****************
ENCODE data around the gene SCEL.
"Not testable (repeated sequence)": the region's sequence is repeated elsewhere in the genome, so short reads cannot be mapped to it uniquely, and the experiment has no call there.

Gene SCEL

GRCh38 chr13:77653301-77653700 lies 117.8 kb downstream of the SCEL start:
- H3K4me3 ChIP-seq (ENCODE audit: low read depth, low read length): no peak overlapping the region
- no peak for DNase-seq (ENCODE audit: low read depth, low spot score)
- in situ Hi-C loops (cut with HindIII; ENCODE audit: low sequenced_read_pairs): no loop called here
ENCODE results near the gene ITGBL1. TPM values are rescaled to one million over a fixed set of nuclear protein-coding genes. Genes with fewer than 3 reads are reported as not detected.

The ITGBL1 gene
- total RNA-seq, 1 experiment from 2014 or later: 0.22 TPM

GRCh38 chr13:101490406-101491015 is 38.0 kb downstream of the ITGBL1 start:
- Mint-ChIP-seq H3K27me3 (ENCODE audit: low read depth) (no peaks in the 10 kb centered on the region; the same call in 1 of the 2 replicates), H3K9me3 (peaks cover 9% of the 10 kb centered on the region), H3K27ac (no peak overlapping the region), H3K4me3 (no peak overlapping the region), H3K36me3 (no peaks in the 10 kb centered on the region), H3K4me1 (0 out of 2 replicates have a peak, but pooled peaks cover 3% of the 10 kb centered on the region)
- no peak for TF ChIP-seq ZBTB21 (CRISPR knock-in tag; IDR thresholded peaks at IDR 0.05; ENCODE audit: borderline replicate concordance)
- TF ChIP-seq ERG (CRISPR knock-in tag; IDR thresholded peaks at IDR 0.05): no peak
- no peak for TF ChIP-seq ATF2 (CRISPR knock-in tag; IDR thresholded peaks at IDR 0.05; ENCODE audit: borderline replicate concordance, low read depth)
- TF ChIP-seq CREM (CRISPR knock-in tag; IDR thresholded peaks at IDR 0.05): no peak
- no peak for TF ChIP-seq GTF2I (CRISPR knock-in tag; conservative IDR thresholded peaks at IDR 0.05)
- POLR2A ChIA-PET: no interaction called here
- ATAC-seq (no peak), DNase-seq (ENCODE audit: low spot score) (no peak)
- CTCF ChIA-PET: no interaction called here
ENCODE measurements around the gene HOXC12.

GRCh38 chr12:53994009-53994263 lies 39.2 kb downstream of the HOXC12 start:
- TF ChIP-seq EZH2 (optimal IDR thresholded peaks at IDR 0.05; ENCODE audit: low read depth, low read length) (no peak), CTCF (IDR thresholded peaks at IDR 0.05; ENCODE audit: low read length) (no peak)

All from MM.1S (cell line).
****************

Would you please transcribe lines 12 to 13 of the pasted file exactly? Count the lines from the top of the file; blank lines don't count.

- Mint-ChIP-seq H3K27me3 (ENCODE audit: low read depth) (no peaks in the 10 kb centered on the region; the same call in 1 of the 2 replicates), H3K9me3 (peaks cover 9% of the 10 kb centered on the region), H3K27ac (no peak overlapping the region), H3K4me3 (no peak overlapping the region), H3K36me3 (no peaks in the 10 kb centered on the region), H3K4me1 (0 out of 2 replicates have a peak, but pooled peaks cover 3% of the 10 kb centered on the region)
- no peak for TF ChIP-seq ZBTB21 (CRISPR knock-in tag; IDR thresholded peaks at IDR 0.05; ENCODE audit: borderline replicate concordance)